1. “I don’t have time for selling-skills training.” For sales training, or anything else, “I don’t have time” often translates either as, “I don’t care enough about it” or “I don’t have a clue how to do it.” This is particularly lame and pernicious because for some reason lack of time is a socially acceptable excuse for weaseling out of things that matter. I think respondents voted this the most common excuse because there’s truth in it. Training and developing people does take time. Bottom line: If we perceive something as important, we make time for it, not excuses.
2. “I just do some coaching and mentoring as needed.” No you don’t. In the BizDev calls I listen to, I’ve noticed that the more sales managers are taken aback by the question, “What training are you currently doing?” the more likely they are to give this answer. It suggests that they know they should be doing something, feel bad because they’re doing nothing, and want to give the impression they’re not entirely clueless.
3. “My reps say they don’t have time.” Who cares what they say? You’re their leader and your job is to help them increase their sales, which is what they want more than anything in the world. If they viewed training and development as a means to that end, they’d embrace it. If you believed it, you’d sell them on it. The tail doesn’t wag the dog.
4. “My reps are all experienced and don’t need sales training.” Translation: “I’m scared to death of my sales team.” Tiger Woods is an experienced golfer, but can you imagine him saying, “I don’t need practice and coaching”? Why is it that world-class athletes, musicians, artists and actors all train like crazy to perfect their craft, but only a small percentage of experienced salespeople recognize that what they learned in Sales 101 needs to be continually revisited and reinforced? Part of the reason may be that they work for a sales leader who either doesn’t get it or doesn’t want to rock the boat. It’s easy to teach know-nothing new hires. Giving more experienced salespeople the development they need requires skill, conviction and courage.
5. “Our industry is unique; generic selling-skills training doesn’t work.” Nonsense, of course it does. I’ve heard this comment, by the way, from sales managers in every imaginable industry, though it seems most prevalent in manufacturing. I suspect people who say this spend their entire budget on product training. They live in the 1970s when technical knowledge may have been enough to survive. Today, technical expertise is a given. It’ll get reps in the door. But the sellers who close big deals leave technicians in the dust. They’re life-long learners who practice relentlessly, hone their communication, discovery, negotiating and relationship-building skills, and search under every rock for ideas that will give them an edge.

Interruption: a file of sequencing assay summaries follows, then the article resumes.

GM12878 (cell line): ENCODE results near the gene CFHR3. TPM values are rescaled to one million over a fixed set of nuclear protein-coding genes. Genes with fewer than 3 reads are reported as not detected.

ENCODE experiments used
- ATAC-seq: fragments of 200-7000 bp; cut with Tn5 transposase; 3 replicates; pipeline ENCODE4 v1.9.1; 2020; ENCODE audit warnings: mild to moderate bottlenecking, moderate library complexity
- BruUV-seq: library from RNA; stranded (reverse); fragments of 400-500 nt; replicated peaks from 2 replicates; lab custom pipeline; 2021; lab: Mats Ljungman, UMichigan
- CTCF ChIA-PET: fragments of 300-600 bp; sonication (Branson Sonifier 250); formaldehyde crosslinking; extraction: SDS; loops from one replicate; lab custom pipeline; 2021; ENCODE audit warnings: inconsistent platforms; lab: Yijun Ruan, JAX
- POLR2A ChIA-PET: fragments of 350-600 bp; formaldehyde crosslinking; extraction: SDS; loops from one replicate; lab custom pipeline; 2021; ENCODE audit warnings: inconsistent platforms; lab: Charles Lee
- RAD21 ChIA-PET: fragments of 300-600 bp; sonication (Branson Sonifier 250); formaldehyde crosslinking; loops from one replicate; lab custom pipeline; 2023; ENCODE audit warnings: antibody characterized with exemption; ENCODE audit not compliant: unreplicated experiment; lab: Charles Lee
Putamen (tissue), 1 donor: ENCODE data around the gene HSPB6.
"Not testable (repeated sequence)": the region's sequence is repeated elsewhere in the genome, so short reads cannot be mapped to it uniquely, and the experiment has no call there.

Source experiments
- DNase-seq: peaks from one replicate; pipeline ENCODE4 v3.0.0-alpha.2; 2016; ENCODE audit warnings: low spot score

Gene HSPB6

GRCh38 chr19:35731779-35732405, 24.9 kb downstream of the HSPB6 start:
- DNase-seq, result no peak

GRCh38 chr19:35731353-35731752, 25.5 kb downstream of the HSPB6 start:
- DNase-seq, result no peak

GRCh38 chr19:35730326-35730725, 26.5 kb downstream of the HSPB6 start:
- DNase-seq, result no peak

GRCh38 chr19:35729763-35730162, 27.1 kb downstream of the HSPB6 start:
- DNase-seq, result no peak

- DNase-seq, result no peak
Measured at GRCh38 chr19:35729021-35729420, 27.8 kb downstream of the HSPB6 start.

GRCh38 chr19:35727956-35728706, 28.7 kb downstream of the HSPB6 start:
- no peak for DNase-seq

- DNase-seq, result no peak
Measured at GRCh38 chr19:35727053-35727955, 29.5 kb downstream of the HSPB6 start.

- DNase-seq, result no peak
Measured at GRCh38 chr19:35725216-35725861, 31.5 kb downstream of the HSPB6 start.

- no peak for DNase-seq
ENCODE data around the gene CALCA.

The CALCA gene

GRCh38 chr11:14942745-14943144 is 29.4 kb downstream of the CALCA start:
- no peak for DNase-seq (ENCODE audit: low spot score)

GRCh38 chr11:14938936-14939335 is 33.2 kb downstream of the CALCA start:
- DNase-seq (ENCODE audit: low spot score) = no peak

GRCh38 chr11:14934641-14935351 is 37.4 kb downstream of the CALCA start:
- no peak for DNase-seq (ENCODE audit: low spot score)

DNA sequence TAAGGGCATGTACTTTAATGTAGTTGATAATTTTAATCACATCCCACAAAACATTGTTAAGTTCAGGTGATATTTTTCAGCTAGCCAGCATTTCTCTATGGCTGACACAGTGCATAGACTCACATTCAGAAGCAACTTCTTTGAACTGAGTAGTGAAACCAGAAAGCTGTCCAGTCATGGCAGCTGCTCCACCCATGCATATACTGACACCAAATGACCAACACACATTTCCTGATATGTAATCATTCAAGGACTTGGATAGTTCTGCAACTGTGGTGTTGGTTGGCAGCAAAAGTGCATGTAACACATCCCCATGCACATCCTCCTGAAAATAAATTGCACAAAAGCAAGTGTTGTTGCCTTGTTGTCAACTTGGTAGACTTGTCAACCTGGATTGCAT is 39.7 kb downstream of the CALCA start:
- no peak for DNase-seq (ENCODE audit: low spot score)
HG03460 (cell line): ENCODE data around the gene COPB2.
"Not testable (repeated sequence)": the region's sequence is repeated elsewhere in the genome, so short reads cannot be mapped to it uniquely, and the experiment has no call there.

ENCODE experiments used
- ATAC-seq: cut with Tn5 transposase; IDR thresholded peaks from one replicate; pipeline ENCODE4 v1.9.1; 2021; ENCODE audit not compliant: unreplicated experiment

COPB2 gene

6. “Higher-ups don’t support selling-skills training.” Translation: “I don’t believe strongly enough in talent development, so I haven’t crafted a persuasive argument in favor of training sales reps.” I addressed this issue in another post, where I made the case that it’s a fool’s game to try and quantify a return on investment for training, even sales training. How would your CEO respond if you said, “Do you want a well-trained salesforce that masters sales fundamentals, deploys selling best practices day in and day out, and makes our company look world-class? Or do you want an untrained salesforce that practices bad habits and makes our company look sloppy and mediocre?” Almost all CEOs would say they want the former, and they’d fund you if they sensed that you believed in your effort and had the expertise to pull it off.
7. “My reps don’t want to learn.” Not many survey respondents said this was a common problem. I recall hearing it a couple of times when I was on a two-year speaking circuit talking to CEOs. My translation at the time was, “My managers are so bad at training that their people don’t even know what effective learning looks like, so how could they possibly see its benefit?”
Some of the comments from the Evangelists who responded to our survey:
“I find all these excuses unconvincing – but the ones that push responsibility for not doing it on to someone else are the worst.”
“I don’t like any of the excuses. I feel we can all learn something from sales training. Most often it is a fundamental we learned years ago and forgot over time.”
“Refocusing on foundational elements of Selling ALWAYS pays dividends.”
“It is important for every Manager to ensure that you have the right talent and that your team is well resourced with skill.”
“Everyone is interested in things that will help them make money. We have product and sales training every week for all salespeople because we believe it is critical to their (and our) success.
“Obviously all reps need training even if it’s just a tune up. If time is not made to train them, inertia will turn to decay.”
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